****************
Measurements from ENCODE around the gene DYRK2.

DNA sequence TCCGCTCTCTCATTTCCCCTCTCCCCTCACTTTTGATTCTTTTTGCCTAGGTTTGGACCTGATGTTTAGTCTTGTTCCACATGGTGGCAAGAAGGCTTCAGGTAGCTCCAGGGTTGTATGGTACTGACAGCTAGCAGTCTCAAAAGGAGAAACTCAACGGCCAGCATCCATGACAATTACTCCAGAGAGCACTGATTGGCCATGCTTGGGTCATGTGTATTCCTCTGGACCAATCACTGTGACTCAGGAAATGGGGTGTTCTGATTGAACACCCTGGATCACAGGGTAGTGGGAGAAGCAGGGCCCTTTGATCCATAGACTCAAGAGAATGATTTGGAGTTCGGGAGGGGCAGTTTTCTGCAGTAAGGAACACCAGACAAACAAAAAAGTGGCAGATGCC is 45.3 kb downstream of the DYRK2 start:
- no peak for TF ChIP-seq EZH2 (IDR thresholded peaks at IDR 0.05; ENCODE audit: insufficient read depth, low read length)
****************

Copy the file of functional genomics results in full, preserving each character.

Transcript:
Measurements from ENCODE around the gene DYRK2.

DNA sequence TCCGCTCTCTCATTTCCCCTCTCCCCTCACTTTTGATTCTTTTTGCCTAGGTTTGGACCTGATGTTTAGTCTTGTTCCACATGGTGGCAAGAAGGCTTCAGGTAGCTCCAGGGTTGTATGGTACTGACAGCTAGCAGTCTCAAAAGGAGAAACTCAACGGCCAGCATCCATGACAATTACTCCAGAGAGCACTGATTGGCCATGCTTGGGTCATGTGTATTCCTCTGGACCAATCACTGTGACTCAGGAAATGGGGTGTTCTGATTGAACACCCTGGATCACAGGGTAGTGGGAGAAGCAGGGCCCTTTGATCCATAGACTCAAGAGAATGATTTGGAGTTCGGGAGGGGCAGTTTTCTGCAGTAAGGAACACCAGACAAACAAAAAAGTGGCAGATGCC is 45.3 kb downstream of the DYRK2 start:
- no peak for TF ChIP-seq EZH2 (IDR thresholded peaks at IDR 0.05; ENCODE audit: insufficient read depth, low read length)